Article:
Voodoo initiation ceremony

Voodoo initiation ceremony

Vodou is a Caribbean religion brought about by slavery. It developed in the western, French side of the island of Santo Domingo through the forced coexistence of Africans from diverse cultures such as the Dahomey, Congo, Yoruba, Fon, etc. Some 100 different ethnic groups came to Saint Domingue and as was customary, the slave owners separated the cultural groups to keep them from communicating among themselves. Despite the lack of a common language, the slaves were able to reproduce a religious system common to all. Added on top of this base of African syncretism were elements of the Taino and Carib indigenous cultures as those peoples were enslaved along with the Africans. All of them found themselves under the control of the French slave owners and the Apostolic and Roman Catholic Church. From this mix of cultures, races and creeds – and with a strong African flavor – came Haitian Vodou.

The slaves were forced to participate in Catholic rites and abandon their previous beliefs, however. Because of this, just as in Cuba, the slaves in Haiti disguised their gods —or lwa— as Catholic saints to worship them. When they had the opportunity, however, they met in secret to hold their traditional rites. This way, they carried on their ancestral African values under the reality of a new situation. Vodou is a very important social force in Haiti. Its practitioners were active members and leaders of the war of independence against French control. Despite that, Vodou has been constantly persecuted by those that consider its beliefs to be primitive or savage. Followers of the religion also participated in the resistance against the Duvalier dictatorship, which was overthrown in 1986. The following year, in 1987, a new constitution was approved that recognized freedom of religion. Since then, Vodou followers in Haiti have been free to practice their rites.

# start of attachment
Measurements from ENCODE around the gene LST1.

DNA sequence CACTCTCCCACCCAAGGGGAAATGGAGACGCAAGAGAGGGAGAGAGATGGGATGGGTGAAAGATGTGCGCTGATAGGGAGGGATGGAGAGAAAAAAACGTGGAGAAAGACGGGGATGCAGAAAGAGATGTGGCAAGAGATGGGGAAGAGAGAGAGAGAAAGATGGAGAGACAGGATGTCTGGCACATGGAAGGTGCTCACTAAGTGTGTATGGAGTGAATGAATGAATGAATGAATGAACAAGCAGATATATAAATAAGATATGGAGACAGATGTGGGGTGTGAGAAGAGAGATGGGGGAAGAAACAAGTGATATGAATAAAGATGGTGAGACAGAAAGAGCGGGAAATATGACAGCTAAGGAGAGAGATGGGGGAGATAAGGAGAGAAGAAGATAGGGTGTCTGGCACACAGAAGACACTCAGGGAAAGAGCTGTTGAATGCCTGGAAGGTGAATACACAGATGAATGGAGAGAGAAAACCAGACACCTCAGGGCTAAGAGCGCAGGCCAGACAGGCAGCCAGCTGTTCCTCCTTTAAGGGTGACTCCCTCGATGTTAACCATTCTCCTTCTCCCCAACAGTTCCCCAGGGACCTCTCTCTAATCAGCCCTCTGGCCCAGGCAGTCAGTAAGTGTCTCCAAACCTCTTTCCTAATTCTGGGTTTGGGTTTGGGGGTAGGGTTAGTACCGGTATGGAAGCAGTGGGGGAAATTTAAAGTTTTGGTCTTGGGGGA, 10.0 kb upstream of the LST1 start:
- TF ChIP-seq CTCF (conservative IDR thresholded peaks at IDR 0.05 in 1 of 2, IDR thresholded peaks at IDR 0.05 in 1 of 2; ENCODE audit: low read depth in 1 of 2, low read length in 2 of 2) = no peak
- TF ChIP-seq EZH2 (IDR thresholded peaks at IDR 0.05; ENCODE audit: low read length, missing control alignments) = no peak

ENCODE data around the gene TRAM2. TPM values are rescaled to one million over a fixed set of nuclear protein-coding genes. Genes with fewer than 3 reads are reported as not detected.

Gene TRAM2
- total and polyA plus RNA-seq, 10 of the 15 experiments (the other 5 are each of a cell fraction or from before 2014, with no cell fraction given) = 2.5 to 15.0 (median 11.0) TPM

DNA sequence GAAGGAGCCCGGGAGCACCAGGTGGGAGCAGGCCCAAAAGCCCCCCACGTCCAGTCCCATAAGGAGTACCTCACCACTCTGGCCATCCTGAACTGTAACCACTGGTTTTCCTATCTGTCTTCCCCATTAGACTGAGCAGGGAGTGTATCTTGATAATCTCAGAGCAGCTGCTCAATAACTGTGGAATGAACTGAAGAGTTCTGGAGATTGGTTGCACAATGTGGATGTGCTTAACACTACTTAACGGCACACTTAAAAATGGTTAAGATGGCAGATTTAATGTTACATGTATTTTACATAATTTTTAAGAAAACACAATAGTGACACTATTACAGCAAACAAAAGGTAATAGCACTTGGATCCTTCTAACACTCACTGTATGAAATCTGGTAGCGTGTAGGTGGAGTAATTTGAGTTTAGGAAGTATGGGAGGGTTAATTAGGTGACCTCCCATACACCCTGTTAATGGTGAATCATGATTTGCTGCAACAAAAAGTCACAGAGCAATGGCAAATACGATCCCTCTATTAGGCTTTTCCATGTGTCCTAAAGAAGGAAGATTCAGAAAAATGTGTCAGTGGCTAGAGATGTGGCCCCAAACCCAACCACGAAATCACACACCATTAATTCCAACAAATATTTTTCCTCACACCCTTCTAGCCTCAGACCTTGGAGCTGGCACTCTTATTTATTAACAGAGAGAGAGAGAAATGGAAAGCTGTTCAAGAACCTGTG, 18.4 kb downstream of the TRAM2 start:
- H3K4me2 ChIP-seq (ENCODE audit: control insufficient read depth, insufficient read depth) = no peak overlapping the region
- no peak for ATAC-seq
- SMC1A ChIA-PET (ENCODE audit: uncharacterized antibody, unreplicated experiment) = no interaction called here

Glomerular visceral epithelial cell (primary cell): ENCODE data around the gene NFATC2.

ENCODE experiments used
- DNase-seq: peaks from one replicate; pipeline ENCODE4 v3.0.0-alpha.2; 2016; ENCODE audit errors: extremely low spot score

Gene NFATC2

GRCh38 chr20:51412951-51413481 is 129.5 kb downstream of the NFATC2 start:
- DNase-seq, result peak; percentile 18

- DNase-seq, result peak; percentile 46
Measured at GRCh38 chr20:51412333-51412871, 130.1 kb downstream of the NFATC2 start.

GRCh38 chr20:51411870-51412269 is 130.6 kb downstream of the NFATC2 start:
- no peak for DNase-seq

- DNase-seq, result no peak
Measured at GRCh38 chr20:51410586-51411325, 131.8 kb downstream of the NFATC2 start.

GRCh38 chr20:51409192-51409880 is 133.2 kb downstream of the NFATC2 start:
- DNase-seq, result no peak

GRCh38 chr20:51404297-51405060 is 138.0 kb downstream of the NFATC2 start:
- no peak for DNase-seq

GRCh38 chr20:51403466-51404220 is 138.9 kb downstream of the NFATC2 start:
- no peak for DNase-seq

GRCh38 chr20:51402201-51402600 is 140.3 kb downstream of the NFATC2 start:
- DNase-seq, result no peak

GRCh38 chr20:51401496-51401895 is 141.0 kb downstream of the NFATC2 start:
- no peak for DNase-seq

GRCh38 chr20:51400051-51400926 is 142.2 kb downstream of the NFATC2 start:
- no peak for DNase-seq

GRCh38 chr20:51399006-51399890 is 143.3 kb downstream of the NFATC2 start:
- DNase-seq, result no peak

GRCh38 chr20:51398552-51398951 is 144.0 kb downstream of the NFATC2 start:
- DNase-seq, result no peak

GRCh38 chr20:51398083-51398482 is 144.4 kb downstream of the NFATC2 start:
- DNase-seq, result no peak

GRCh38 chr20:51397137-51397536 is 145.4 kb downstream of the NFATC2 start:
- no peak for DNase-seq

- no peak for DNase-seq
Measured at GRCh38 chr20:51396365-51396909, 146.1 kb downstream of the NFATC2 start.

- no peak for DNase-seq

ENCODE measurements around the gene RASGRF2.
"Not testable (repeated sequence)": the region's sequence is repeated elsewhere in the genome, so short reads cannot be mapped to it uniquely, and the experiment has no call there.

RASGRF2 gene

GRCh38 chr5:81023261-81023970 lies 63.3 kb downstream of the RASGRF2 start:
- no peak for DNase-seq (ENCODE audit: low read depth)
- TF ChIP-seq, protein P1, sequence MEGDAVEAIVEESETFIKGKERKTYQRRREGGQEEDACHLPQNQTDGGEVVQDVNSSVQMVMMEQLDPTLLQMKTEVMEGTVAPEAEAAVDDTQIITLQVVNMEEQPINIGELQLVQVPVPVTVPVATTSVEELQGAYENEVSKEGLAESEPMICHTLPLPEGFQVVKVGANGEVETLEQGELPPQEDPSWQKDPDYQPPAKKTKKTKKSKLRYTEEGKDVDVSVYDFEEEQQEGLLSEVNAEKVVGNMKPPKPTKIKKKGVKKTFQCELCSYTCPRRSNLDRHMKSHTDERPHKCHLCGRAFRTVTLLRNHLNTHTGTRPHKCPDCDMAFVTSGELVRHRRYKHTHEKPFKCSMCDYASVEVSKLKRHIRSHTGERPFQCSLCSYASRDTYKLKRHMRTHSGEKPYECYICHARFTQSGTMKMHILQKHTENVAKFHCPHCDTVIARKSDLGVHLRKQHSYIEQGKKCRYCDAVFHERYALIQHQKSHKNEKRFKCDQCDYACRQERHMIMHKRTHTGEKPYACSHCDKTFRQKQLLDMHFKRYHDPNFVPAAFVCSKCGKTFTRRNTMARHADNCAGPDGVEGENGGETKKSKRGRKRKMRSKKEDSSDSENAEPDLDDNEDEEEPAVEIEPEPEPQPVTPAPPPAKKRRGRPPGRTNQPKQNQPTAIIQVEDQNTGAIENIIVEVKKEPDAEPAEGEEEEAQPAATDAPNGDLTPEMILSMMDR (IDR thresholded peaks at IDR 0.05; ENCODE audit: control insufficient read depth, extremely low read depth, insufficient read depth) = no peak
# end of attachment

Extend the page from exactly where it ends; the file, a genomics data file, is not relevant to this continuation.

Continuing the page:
The word Vodou means “spirit” or “god” in the Fon language from the kingdom of Dahomey. Vodou is a form of understanding that makes sense of the human experience in relation to the forces of nature and their ties to a higher force or energy. Followers of the religion, like those of other faiths, believe in harmony, in maintaining balance and in cultivating positive virtues and values. Through the worship of ancestors, Vodou establishes ties that unite families and maintain community life in Haiti.

One of the most important lwa for the slaves was Ogou. In its origin in Dahomey, Ogou was the god of iron and war, but in Haiti he became a spiritual guide and supported the communities of runaway slaves. Representative figures of the slave resistance, such as Macandal, or leaders of the Haitian Revolution, such as Boukman and Toussaint L’Ouverture, are tied to the rites associated with Ogou. Another important spirit in the Vodou pantheon is Legba, who stands at a spiritual crossroads and is the one who grants or denies permission to speak with the spirits that live in the hereafter.

Author: Pablo Samuel Torres
Published: May 24, 2012.

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